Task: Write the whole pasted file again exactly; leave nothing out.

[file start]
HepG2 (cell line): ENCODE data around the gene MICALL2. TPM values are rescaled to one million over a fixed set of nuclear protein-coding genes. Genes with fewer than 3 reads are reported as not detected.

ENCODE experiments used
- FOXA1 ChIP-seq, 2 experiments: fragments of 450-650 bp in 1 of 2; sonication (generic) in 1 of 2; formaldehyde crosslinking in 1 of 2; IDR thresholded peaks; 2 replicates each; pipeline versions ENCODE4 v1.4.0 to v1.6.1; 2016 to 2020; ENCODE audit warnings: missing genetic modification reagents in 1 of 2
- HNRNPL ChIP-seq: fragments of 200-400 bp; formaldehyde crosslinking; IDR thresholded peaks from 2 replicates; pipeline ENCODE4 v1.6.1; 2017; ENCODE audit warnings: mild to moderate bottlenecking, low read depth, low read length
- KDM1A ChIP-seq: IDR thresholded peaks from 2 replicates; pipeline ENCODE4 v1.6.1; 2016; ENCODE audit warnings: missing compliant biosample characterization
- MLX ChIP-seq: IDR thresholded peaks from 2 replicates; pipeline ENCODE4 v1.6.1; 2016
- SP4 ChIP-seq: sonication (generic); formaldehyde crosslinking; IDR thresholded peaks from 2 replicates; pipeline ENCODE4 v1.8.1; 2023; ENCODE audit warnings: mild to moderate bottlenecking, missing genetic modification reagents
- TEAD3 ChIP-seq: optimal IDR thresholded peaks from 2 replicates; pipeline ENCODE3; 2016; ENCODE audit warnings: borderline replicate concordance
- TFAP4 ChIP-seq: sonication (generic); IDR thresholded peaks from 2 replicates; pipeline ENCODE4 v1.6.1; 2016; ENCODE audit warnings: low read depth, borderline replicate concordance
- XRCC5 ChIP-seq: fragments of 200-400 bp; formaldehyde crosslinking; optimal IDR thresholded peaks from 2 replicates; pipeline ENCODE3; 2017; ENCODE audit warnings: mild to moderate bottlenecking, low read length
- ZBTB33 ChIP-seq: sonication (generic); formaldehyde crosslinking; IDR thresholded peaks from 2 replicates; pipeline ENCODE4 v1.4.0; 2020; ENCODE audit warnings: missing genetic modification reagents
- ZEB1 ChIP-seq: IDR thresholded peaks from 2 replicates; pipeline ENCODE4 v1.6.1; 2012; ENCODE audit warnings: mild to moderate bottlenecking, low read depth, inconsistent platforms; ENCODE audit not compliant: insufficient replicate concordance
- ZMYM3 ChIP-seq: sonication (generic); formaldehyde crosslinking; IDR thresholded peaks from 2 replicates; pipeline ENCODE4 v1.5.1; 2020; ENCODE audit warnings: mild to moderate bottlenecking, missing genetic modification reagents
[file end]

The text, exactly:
HepG2 (cell line): ENCODE data around the gene MICALL2. TPM values are rescaled to one million over a fixed set of nuclear protein-coding genes. Genes with fewer than 3 reads are reported as not detected.

ENCODE experiments used
- FOXA1 ChIP-seq, 2 experiments: fragments of 450-650 bp in 1 of 2; sonication (generic) in 1 of 2; formaldehyde crosslinking in 1 of 2; IDR thresholded peaks; 2 replicates each; pipeline versions ENCODE4 v1.4.0 to v1.6.1; 2016 to 2020; ENCODE audit warnings: missing genetic modification reagents in 1 of 2
- HNRNPL ChIP-seq: fragments of 200-400 bp; formaldehyde crosslinking; IDR thresholded peaks from 2 replicates; pipeline ENCODE4 v1.6.1; 2017; ENCODE audit warnings: mild to moderate bottlenecking, low read depth, low read length
- KDM1A ChIP-seq: IDR thresholded peaks from 2 replicates; pipeline ENCODE4 v1.6.1; 2016; ENCODE audit warnings: missing compliant biosample characterization
- MLX ChIP-seq: IDR thresholded peaks from 2 replicates; pipeline ENCODE4 v1.6.1; 2016
- SP4 ChIP-seq: sonication (generic); formaldehyde crosslinking; IDR thresholded peaks from 2 replicates; pipeline ENCODE4 v1.8.1; 2023; ENCODE audit warnings: mild to moderate bottlenecking, missing genetic modification reagents
- TEAD3 ChIP-seq: optimal IDR thresholded peaks from 2 replicates; pipeline ENCODE3; 2016; ENCODE audit warnings: borderline replicate concordance
- TFAP4 ChIP-seq: sonication (generic); IDR thresholded peaks from 2 replicates; pipeline ENCODE4 v1.6.1; 2016; ENCODE audit warnings: low read depth, borderline replicate concordance
- XRCC5 ChIP-seq: fragments of 200-400 bp; formaldehyde crosslinking; optimal IDR thresholded peaks from 2 replicates; pipeline ENCODE3; 2017; ENCODE audit warnings: mild to moderate bottlenecking, low read length
- ZBTB33 ChIP-seq: sonication (generic); formaldehyde crosslinking; IDR thresholded peaks from 2 replicates; pipeline ENCODE4 v1.4.0; 2020; ENCODE audit warnings: missing genetic modification reagents
- ZEB1 ChIP-seq: IDR thresholded peaks from 2 replicates; pipeline ENCODE4 v1.6.1; 2012; ENCODE audit warnings: mild to moderate bottlenecking, low read depth, inconsistent platforms; ENCODE audit not compliant: insufficient replicate concordance
- ZMYM3 ChIP-seq: sonication (generic); formaldehyde crosslinking; IDR thresholded peaks from 2 replicates; pipeline ENCODE4 v1.5.1; 2020; ENCODE audit warnings: mild to moderate bottlenecking, missing genetic modification reagents